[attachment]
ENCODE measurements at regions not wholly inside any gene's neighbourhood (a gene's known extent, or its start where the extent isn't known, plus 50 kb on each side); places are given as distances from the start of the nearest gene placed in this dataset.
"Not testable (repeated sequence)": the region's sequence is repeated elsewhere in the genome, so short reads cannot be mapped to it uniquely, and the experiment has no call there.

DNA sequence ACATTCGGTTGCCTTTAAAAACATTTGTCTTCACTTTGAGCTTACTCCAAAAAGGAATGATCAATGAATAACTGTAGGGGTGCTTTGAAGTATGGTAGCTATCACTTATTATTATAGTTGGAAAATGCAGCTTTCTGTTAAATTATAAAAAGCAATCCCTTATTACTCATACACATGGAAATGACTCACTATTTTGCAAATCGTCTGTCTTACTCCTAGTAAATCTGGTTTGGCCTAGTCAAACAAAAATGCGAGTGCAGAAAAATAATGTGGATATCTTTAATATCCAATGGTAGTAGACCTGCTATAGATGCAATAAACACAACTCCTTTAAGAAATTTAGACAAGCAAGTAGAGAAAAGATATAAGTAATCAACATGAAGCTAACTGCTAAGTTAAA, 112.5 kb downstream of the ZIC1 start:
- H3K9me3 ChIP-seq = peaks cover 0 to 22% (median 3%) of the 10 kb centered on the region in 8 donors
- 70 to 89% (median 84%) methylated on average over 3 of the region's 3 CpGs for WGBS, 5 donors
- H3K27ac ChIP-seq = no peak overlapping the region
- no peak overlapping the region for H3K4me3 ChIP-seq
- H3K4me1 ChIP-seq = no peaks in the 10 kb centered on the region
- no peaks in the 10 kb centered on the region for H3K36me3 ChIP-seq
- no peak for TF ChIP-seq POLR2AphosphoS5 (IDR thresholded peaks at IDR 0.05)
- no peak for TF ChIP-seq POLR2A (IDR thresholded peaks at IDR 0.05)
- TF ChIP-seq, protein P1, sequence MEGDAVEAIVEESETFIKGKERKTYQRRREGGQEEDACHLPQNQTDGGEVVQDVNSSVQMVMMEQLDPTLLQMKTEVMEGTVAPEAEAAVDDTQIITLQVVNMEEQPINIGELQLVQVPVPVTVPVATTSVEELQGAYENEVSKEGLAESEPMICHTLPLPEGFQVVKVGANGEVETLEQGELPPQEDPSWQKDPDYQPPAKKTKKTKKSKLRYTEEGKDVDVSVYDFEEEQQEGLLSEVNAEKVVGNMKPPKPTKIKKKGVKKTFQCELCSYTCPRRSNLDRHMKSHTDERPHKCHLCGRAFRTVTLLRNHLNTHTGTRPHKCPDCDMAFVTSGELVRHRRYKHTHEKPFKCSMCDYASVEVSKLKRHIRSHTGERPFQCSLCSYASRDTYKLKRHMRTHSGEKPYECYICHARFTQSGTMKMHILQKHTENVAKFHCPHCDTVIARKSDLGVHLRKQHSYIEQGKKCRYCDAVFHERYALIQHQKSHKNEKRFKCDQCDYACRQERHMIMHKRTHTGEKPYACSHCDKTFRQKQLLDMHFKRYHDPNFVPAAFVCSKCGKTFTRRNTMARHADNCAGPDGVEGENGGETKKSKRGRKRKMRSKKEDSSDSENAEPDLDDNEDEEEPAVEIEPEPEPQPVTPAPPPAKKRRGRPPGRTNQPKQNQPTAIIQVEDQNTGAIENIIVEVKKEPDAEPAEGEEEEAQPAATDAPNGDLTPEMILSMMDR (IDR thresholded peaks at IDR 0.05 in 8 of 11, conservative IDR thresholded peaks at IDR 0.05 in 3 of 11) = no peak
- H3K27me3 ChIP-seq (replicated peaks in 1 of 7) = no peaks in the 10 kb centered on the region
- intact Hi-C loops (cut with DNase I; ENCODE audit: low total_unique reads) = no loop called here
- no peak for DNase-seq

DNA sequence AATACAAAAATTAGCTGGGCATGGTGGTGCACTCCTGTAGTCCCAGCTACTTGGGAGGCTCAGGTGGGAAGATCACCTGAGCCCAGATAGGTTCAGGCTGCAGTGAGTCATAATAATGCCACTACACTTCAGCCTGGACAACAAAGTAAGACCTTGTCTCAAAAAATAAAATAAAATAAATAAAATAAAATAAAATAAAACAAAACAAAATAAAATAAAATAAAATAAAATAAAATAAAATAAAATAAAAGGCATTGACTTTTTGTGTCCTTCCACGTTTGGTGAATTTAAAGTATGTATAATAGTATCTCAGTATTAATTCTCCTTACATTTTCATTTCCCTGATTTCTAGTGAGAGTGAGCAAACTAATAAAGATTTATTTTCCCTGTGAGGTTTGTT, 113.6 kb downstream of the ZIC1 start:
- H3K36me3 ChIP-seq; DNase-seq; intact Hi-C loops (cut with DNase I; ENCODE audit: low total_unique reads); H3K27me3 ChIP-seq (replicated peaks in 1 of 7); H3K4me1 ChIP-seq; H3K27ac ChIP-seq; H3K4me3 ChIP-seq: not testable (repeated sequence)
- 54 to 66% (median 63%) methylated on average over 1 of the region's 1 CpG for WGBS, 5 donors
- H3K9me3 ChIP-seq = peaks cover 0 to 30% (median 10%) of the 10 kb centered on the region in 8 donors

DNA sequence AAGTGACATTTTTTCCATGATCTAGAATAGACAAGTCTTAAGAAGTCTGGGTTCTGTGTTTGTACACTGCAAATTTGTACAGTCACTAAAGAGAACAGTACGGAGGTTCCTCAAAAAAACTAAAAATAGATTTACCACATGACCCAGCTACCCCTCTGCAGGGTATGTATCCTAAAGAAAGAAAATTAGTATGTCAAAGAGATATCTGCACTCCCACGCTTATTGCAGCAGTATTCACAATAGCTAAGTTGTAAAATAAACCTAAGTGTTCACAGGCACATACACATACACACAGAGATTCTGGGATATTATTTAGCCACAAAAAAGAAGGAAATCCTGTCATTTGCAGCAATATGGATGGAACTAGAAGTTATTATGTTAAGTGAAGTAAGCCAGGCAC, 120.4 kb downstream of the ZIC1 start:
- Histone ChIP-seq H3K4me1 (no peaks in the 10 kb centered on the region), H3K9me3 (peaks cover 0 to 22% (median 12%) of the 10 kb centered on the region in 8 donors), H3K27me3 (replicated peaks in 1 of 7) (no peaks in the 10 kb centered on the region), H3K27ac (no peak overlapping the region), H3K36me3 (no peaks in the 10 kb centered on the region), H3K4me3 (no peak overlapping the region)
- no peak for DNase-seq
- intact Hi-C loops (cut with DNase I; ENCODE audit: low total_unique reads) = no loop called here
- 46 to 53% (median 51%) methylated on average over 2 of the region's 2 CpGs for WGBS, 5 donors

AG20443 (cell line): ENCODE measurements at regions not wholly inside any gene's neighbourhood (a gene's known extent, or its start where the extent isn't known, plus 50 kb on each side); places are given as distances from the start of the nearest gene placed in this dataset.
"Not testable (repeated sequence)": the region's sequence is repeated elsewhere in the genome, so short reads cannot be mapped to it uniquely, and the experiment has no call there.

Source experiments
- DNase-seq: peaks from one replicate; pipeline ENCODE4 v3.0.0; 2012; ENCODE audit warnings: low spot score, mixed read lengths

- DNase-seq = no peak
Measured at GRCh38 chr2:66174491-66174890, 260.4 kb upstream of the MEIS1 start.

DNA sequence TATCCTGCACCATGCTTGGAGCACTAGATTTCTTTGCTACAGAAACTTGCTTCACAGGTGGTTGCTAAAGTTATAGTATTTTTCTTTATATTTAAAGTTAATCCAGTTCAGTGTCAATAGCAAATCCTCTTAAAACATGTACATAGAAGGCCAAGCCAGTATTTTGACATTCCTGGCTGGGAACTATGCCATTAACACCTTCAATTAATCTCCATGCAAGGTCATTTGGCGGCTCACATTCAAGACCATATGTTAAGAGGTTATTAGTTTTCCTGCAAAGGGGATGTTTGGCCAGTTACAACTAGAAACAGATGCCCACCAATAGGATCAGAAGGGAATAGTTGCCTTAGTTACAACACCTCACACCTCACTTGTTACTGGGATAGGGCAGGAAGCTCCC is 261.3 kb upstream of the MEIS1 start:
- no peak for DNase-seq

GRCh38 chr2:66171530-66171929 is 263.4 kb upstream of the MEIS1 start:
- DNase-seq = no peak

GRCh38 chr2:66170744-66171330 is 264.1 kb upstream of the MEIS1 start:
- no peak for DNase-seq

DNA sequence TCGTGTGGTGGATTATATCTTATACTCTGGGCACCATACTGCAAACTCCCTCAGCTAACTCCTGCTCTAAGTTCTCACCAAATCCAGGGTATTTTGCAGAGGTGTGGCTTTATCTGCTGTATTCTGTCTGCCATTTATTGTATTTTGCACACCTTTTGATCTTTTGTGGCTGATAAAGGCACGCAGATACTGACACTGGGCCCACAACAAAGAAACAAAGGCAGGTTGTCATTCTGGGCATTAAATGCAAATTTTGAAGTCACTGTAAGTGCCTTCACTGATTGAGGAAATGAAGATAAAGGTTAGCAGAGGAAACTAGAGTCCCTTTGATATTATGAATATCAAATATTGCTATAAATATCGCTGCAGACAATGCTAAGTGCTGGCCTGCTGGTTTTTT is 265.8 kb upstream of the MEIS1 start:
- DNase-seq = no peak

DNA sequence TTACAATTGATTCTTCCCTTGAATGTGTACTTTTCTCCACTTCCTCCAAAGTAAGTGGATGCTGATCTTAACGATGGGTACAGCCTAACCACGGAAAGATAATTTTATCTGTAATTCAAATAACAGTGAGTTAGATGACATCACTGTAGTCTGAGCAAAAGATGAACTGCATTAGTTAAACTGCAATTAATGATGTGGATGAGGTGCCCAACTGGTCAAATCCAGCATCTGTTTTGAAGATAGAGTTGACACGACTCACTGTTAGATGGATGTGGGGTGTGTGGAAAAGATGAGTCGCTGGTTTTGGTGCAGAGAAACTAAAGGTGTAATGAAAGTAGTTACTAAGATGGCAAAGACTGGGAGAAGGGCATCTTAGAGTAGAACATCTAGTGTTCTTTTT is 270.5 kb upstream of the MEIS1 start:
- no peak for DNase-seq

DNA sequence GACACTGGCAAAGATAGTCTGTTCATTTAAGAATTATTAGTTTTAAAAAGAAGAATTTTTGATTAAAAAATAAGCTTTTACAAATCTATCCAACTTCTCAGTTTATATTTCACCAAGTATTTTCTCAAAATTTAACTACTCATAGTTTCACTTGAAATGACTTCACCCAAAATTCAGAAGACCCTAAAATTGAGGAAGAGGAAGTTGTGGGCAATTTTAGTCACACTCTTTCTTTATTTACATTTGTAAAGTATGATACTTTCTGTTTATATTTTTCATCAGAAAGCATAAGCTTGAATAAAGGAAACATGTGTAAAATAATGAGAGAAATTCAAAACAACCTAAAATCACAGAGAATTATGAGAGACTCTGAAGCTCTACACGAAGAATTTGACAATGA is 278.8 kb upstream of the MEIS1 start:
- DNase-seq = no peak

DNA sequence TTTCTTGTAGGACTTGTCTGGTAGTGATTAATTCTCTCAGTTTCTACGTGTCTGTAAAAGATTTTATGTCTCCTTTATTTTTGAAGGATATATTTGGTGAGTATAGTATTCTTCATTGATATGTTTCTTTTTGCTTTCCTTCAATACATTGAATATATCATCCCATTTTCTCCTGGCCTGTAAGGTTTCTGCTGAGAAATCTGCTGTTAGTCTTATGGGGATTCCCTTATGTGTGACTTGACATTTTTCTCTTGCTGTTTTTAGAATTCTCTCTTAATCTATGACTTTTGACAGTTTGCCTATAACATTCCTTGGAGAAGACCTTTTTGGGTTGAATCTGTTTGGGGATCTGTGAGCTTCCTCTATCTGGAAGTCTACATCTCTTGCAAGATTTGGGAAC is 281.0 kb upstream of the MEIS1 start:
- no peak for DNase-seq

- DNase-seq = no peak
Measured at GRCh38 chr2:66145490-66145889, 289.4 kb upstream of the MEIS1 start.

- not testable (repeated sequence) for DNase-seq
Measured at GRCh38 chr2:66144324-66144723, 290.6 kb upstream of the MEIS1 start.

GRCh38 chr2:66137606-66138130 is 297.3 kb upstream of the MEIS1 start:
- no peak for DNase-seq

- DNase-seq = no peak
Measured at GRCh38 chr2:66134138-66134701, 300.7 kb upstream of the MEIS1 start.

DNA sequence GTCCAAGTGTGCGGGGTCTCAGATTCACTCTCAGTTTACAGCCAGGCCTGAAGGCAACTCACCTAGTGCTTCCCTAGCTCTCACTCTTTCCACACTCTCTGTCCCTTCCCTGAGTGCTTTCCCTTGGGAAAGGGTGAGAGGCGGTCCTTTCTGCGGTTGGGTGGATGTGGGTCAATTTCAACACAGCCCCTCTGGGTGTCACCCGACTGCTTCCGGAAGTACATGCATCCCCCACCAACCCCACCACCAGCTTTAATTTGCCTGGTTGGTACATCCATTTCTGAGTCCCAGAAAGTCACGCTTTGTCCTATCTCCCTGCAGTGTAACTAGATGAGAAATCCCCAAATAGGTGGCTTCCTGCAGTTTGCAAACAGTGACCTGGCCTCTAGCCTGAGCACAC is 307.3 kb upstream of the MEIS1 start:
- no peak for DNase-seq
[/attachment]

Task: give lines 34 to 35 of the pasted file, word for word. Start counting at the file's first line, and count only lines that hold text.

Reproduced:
- DNase-seq = no peak

GRCh38 chr2:66170744-66171330 is 264.1 kb upstream of the MEIS1 start: